Interactions: Information sources

Last updated: Friday, July 08, 2016

Stockley’s Drug Interactions should normally appear fairly early on in your search strategy. This book tends to offer practical advice on patient management, but it does not cover all interactions.

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Check the SPCs for all the drugs involved as the information may differ between them. Some interactions are clearly flagged by manufacturers as contra-indicated, or there are well-established risks to the patient. However, some interactions may be listed in an SPC because they could occur in theory rather than being an actual problem in practice (such as those where cytochrome p450 is a minor part of a drug's elimination pathway). Use other sources to try and differentiate between these actual and theoretical concerns. We have a general learning module on using SPCs via the eMC here.

Always make sure that you check the Contra-indications, Special Precautions, Undesirable Effects, and Interactions sections of an SPC because relevant information may appear in any of these places. Do not rely on the Interactions section alone.

If you need to establish whether a drug is an inducer, inhibitor or substrate of cytochrome p450, then the Transformer website is very comprehensive. Alternatively the ‘Drug metabolism interactions’ chapter in the introductory section of Stockley’s is useful too.

Researching enquiries involving antiretroviral regimes can be complex because of the number of medicines involved. Fortunately HIV Drug Interactions.org makes this process much easier as you can enter all the antiretrovirals in question, together with the other medicine(s) of interest and it will cross-check them all for you. Another useful website describes interactions with medicines used to treat viral hepatitis - see Hep-Druginteractions.org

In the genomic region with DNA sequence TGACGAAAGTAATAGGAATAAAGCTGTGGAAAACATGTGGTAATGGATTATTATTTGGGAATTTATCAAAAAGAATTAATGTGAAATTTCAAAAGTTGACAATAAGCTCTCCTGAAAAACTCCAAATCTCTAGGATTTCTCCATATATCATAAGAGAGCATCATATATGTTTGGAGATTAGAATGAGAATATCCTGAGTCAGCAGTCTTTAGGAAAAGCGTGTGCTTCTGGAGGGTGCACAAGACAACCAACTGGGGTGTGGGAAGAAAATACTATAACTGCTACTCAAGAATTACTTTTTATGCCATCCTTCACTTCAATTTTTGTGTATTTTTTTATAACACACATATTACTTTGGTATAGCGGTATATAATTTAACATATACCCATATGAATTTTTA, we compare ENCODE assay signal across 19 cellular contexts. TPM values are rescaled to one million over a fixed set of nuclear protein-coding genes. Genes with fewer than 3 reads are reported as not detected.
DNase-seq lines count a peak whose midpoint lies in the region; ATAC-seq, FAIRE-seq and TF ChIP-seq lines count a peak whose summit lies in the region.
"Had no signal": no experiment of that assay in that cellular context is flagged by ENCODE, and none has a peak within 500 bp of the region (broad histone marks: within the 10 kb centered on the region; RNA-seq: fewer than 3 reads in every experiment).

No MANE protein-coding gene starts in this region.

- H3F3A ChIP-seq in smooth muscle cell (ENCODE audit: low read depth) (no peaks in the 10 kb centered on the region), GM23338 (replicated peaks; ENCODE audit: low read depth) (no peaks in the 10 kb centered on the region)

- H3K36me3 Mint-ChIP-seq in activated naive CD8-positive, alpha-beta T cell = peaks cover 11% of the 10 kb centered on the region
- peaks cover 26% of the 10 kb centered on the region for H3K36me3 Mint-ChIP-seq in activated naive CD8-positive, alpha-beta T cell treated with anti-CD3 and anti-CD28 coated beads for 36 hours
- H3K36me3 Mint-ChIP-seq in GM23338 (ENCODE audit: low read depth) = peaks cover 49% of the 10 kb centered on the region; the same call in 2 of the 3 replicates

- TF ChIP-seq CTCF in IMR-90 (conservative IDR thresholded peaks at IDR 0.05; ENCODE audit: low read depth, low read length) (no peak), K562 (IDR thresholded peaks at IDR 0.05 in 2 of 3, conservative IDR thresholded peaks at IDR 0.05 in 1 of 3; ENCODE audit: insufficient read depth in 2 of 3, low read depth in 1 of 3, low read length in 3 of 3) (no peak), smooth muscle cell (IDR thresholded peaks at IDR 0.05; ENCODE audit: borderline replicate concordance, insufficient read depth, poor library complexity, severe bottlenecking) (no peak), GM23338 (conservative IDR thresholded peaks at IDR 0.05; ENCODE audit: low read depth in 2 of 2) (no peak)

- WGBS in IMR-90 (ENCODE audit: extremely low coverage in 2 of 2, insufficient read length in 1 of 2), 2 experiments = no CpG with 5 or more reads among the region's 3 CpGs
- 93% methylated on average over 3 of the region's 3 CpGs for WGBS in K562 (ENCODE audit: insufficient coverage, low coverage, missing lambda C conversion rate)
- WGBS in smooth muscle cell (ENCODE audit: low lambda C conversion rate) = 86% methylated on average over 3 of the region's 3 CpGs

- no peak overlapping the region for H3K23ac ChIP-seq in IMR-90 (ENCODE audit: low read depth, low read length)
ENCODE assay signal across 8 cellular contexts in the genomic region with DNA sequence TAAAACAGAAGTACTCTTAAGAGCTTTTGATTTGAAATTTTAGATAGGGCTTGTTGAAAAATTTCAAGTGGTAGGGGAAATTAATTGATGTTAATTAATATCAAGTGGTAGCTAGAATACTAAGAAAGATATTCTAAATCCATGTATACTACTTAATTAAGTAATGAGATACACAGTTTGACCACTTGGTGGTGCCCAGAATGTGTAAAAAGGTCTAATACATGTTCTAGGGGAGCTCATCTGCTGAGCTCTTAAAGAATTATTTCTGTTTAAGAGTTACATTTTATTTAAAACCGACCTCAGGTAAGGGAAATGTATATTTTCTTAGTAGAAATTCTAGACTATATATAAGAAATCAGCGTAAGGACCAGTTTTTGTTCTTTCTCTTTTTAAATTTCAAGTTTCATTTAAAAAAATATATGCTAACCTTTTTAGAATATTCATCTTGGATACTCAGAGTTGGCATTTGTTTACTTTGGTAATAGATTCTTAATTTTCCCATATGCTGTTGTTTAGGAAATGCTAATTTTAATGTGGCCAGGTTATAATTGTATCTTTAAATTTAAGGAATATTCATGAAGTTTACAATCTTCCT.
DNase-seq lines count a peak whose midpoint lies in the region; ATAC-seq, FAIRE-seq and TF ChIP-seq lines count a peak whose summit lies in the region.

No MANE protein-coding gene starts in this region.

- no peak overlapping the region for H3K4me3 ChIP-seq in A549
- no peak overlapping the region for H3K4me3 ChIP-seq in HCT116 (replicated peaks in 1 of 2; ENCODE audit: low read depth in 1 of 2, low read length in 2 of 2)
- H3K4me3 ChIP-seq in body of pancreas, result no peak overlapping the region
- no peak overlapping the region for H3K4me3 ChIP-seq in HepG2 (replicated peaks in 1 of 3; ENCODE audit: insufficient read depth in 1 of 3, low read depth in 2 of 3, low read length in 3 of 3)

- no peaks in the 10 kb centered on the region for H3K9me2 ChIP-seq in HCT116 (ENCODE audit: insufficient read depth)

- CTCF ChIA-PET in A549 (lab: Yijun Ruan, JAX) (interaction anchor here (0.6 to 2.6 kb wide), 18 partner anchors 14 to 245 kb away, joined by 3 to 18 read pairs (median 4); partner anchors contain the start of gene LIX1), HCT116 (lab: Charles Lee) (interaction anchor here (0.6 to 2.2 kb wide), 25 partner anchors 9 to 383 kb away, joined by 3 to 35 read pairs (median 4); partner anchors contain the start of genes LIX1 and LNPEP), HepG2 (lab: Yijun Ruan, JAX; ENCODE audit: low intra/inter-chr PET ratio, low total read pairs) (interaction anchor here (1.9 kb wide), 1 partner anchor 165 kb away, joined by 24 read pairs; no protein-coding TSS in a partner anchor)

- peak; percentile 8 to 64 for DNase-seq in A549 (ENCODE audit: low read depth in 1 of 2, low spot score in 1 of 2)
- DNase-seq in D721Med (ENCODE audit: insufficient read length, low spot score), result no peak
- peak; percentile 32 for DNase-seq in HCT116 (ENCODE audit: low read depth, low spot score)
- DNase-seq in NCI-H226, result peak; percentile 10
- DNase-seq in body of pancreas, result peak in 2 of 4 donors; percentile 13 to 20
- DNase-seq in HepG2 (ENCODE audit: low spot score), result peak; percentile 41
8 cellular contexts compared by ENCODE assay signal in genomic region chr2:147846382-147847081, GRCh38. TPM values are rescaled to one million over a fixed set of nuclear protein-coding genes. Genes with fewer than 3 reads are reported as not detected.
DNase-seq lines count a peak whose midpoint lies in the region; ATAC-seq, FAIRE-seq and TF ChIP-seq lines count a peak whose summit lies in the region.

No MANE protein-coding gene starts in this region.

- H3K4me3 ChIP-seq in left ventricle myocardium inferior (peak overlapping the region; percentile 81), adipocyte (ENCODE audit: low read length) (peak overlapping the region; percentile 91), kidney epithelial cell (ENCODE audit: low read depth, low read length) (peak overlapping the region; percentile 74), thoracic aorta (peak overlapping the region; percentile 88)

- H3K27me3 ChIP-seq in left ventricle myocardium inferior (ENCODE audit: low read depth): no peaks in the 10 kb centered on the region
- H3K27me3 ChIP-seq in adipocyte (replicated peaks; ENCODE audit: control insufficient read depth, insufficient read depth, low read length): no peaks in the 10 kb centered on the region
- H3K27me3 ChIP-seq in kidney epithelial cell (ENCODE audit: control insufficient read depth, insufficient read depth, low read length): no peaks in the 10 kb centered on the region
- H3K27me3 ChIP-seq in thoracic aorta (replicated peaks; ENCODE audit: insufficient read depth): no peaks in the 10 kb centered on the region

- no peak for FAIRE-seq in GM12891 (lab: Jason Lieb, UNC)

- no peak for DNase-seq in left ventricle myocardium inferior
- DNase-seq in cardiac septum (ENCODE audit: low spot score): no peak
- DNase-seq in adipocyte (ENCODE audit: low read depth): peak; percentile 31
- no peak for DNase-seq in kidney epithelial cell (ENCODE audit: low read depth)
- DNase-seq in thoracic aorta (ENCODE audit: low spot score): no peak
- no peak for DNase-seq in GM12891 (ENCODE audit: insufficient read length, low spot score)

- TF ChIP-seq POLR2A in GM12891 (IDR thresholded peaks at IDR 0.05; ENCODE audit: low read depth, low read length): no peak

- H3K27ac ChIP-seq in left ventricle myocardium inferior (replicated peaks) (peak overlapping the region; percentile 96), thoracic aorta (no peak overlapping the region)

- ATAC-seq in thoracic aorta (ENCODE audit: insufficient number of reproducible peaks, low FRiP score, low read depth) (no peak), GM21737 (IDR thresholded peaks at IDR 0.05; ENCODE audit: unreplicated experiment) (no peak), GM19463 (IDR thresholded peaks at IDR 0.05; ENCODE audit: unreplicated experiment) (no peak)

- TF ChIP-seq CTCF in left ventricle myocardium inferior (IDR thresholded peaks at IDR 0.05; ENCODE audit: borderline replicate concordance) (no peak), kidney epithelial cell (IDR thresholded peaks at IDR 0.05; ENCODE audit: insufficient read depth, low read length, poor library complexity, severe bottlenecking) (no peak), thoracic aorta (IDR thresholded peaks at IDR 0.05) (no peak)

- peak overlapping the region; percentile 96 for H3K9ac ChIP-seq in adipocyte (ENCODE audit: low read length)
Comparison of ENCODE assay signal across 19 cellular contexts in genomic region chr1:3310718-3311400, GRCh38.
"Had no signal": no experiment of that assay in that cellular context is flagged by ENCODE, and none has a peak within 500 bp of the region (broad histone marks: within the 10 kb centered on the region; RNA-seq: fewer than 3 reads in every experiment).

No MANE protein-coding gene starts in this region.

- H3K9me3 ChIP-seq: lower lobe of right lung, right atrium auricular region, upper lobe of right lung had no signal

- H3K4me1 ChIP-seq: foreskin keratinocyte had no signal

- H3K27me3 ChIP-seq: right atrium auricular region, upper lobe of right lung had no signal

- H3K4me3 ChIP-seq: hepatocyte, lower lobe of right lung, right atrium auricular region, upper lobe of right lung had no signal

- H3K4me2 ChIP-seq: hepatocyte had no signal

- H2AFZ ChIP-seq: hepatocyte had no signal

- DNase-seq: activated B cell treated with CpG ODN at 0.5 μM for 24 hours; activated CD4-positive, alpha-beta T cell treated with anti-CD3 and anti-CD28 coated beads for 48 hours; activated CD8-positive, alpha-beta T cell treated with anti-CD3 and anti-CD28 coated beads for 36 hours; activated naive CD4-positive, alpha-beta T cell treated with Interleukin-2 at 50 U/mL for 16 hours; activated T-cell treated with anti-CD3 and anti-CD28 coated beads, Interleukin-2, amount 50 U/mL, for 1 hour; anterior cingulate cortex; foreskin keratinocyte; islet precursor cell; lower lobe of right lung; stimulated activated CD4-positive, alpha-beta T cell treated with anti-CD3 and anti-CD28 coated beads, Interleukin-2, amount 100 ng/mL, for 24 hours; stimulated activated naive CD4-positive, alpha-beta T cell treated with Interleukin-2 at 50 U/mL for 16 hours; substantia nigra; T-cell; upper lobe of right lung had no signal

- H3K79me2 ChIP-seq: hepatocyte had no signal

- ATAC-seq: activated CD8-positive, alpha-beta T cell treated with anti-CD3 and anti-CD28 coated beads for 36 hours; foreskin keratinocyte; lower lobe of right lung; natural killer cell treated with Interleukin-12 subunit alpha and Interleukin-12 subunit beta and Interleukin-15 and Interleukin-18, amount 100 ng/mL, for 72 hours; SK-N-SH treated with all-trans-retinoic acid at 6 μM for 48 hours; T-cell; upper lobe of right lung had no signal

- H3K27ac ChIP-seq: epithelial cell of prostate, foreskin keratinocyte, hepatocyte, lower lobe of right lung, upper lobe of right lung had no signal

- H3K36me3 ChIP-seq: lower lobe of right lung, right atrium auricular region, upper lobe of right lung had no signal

The subscription sources Martindale, AHFS Drug Information, Lexicomp or Micromedex (depending on what your department has access to), can be useful additional resources for interaction enquiries.

Embase and Medline may be helpful, usually towards the end of your search if you cannot find enough (or any) information. Most NHS sites access these databases via Athens. Your library or MI pharmacist can show you how to log in.

If your enquiry involves an alternative medicine, then you may need to refer to some of the sources listed in that tutorial to help you.

Be careful about conducting a general internet search on this subject. If you do, you may like to look at our brief guide to evaluating websites about medicines.

Presenting your answer 

Once you’ve asked sufficient questions, gathered the information required and assessed it, you’ll need to provide an answer. We can offer you some general guidance on answering clinical problems.